Keep doing this over and over, observing examples of design that you come across, whether in total or one aspect at a time, and think about how and why they’re designed as they are.
You can do this with organic objects too. Why did that tree grow to be the shape it is? Why did the stream flow to the left there instead of to the right? How did that canyon form? Why are that flower’s petals that particular color?
The actual questions you ask and the answers you come up with are less important than that you ask and answer the questions.
Again, it’s the time you put in thinking that will help you see the world as a designer sees it. It’s doing the exercise that’s important, not that you come away with the “right” answer.
One of the first things I do when trying to learn any subject is to build some context for my learning. One way to do that is to try and think how experts in the subject might think about it.
You’ve probably heard the saying, “when all you have is a hammer, everything looks like a nail.” It’s often mentioned in business circles to say we all see every problem based on what we do best as opposed to what’s best to do.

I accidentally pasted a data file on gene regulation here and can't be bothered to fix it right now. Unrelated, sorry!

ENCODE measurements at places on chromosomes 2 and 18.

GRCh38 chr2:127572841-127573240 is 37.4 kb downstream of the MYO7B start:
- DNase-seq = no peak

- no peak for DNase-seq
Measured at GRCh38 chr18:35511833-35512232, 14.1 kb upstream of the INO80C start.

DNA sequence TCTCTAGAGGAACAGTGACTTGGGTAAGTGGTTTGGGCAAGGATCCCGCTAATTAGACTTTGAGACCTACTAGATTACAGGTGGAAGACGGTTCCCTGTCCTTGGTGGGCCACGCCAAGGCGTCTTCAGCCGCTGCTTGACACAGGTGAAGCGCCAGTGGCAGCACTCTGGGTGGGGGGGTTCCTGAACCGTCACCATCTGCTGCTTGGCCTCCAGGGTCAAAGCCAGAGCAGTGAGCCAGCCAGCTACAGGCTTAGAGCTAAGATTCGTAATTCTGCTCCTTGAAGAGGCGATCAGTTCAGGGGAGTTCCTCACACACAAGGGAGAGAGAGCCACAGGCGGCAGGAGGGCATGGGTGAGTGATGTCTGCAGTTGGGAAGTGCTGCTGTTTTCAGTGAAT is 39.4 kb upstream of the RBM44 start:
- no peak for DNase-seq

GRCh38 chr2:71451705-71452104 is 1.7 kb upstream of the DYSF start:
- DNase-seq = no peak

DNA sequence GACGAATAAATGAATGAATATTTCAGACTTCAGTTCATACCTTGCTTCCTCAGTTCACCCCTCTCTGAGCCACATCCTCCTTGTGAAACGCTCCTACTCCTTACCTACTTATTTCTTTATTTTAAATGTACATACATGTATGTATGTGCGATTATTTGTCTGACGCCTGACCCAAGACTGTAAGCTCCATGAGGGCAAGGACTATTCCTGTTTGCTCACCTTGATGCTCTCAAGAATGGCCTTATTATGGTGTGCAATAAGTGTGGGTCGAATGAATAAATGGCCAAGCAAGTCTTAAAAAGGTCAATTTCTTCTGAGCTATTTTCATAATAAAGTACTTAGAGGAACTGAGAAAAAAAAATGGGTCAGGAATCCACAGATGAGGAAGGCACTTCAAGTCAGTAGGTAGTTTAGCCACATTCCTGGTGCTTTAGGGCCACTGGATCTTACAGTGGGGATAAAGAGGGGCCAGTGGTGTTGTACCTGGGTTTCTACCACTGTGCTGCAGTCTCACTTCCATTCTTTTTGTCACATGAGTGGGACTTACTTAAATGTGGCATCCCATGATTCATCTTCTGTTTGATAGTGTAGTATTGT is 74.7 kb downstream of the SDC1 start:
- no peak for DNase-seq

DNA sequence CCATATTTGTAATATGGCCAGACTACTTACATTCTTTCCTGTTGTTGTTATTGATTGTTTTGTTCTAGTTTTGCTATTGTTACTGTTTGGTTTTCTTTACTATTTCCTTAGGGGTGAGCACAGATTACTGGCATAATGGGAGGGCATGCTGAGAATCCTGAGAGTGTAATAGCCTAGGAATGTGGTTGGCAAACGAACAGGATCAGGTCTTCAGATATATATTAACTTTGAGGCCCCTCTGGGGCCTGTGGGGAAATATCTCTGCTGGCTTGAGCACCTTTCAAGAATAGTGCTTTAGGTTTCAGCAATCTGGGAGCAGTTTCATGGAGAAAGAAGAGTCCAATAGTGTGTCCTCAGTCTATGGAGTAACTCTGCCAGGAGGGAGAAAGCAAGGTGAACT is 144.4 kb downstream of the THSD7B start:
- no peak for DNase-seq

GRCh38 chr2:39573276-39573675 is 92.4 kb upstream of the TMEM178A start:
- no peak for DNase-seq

I think the way to get good at something is to see that quote in a different light. If your job is to hammer nails, then you should be looking at the world through that lens at times in order to better hammer nails.
If you want to be a designer, you have to be able to think like a designer and see the world through the context of design.
Look at the many examples of design that surround you right now. Ask yourself questions about the objects you see. Try to figure out why these things are designed the way they are. What problems are they trying to solve? How was the solution implemented? Does it work?
Engaging in this Q&A consistently and thinking critically about design will be the best training you can have as a designer.